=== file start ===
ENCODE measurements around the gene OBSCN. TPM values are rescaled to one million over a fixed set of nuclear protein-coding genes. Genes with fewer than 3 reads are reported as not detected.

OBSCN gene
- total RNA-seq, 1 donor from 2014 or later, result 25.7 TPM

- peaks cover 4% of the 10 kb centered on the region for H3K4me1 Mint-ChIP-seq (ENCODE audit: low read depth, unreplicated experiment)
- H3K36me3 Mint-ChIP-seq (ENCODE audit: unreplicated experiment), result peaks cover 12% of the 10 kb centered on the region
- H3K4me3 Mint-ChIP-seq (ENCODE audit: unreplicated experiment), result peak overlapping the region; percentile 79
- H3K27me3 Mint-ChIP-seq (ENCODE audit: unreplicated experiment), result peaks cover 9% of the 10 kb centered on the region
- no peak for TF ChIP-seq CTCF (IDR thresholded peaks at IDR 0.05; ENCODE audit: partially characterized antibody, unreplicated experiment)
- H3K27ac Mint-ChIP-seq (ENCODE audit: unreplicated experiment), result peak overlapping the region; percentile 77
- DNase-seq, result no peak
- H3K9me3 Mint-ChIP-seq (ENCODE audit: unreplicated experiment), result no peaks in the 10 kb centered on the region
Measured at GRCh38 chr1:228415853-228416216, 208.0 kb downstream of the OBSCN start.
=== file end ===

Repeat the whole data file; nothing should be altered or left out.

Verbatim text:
ENCODE measurements around the gene OBSCN. TPM values are rescaled to one million over a fixed set of nuclear protein-coding genes. Genes with fewer than 3 reads are reported as not detected.

OBSCN gene
- total RNA-seq, 1 donor from 2014 or later, result 25.7 TPM

- peaks cover 4% of the 10 kb centered on the region for H3K4me1 Mint-ChIP-seq (ENCODE audit: low read depth, unreplicated experiment)
- H3K36me3 Mint-ChIP-seq (ENCODE audit: unreplicated experiment), result peaks cover 12% of the 10 kb centered on the region
- H3K4me3 Mint-ChIP-seq (ENCODE audit: unreplicated experiment), result peak overlapping the region; percentile 79
- H3K27me3 Mint-ChIP-seq (ENCODE audit: unreplicated experiment), result peaks cover 9% of the 10 kb centered on the region
- no peak for TF ChIP-seq CTCF (IDR thresholded peaks at IDR 0.05; ENCODE audit: partially characterized antibody, unreplicated experiment)
- H3K27ac Mint-ChIP-seq (ENCODE audit: unreplicated experiment), result peak overlapping the region; percentile 77
- DNase-seq, result no peak
- H3K9me3 Mint-ChIP-seq (ENCODE audit: unreplicated experiment), result no peaks in the 10 kb centered on the region
Measured at GRCh38 chr1:228415853-228416216, 208.0 kb downstream of the OBSCN start.